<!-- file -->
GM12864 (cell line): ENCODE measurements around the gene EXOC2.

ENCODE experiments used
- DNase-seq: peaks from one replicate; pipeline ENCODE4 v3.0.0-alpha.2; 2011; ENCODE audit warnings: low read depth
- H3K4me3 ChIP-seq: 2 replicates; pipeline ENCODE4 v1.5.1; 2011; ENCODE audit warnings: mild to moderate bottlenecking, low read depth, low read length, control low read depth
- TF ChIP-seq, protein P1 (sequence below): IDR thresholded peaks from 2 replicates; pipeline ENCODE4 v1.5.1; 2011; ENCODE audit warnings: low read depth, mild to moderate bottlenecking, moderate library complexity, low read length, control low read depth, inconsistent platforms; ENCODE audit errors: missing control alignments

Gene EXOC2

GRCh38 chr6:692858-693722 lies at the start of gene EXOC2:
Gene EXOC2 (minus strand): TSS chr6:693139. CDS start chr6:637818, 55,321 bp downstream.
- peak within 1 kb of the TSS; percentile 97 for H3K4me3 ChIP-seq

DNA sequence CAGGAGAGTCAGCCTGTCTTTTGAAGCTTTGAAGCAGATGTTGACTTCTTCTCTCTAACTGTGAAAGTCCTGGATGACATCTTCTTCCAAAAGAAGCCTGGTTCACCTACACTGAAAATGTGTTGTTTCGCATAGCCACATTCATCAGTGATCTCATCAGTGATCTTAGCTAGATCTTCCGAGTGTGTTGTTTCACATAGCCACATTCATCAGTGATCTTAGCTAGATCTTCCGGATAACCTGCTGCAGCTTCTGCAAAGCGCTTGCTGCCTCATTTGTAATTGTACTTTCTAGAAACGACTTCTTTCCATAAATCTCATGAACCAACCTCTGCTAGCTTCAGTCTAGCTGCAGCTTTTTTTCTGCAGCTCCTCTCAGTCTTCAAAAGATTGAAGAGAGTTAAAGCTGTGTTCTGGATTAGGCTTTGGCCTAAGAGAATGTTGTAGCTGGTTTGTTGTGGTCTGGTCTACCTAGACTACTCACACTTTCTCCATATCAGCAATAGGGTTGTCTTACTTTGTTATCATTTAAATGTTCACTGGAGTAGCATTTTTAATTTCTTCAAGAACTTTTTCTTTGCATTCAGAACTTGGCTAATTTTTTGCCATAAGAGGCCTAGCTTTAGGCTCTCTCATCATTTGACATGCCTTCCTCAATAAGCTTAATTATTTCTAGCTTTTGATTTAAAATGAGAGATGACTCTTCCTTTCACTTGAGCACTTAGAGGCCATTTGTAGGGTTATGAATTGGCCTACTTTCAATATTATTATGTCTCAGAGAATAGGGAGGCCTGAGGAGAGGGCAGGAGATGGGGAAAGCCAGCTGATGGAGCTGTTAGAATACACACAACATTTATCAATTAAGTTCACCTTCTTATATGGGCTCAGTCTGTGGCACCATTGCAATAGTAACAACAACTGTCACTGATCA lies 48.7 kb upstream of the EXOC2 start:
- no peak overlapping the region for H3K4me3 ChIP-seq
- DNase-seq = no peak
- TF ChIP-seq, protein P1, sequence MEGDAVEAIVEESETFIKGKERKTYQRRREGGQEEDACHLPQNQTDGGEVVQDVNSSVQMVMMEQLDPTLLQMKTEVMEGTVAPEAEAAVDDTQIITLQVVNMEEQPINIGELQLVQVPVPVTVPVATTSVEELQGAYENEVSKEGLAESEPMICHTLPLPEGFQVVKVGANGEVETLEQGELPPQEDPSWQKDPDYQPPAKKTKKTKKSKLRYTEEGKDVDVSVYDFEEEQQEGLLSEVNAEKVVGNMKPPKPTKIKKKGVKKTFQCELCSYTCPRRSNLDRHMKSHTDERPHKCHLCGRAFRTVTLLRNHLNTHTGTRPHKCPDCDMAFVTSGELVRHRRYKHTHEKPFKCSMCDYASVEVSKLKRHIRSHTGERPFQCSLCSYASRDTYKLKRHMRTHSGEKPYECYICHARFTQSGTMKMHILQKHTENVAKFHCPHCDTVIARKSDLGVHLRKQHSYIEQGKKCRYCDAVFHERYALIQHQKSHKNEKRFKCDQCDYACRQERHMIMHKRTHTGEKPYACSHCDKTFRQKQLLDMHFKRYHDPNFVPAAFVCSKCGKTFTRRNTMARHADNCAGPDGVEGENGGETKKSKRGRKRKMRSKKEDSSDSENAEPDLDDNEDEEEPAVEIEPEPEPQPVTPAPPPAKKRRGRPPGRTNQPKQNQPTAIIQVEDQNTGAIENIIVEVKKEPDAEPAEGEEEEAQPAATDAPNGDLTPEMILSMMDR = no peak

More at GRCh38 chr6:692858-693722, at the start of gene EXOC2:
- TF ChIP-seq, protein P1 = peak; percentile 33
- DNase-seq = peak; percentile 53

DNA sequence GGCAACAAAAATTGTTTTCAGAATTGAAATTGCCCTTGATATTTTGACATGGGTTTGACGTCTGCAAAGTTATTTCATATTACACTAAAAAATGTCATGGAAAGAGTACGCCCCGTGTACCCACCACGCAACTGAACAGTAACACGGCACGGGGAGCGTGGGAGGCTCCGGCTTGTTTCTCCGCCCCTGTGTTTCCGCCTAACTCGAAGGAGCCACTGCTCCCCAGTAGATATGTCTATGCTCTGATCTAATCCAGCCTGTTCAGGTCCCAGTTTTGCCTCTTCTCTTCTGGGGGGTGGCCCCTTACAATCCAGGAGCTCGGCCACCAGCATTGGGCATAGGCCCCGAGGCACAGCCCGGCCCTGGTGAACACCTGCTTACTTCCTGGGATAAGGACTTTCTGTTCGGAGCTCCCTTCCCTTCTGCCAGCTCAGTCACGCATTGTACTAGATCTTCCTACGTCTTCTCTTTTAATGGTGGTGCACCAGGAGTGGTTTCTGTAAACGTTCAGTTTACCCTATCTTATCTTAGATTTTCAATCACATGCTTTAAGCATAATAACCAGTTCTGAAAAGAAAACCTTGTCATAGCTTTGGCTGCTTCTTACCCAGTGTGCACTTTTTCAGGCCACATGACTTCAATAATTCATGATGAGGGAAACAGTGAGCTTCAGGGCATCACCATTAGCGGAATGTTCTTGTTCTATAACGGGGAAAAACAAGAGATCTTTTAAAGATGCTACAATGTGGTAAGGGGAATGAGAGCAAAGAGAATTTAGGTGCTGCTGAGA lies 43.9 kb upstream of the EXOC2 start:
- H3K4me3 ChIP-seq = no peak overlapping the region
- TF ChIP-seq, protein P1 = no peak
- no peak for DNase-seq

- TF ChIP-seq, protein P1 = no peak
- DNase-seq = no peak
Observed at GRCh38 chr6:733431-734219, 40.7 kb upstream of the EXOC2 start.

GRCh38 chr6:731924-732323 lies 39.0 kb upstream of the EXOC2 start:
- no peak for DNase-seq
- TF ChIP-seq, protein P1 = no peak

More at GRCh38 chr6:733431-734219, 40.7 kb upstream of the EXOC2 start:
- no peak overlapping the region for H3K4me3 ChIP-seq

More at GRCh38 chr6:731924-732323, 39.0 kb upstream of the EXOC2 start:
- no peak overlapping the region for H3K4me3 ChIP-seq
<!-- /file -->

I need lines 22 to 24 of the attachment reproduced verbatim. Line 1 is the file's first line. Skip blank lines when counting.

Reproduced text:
- DNase-seq = no peak
Observed at GRCh38 chr6:733431-734219, 40.7 kb upstream of the EXOC2 start.

GRCh38 chr6:731924-732323 lies 39.0 kb upstream of the EXOC2 start: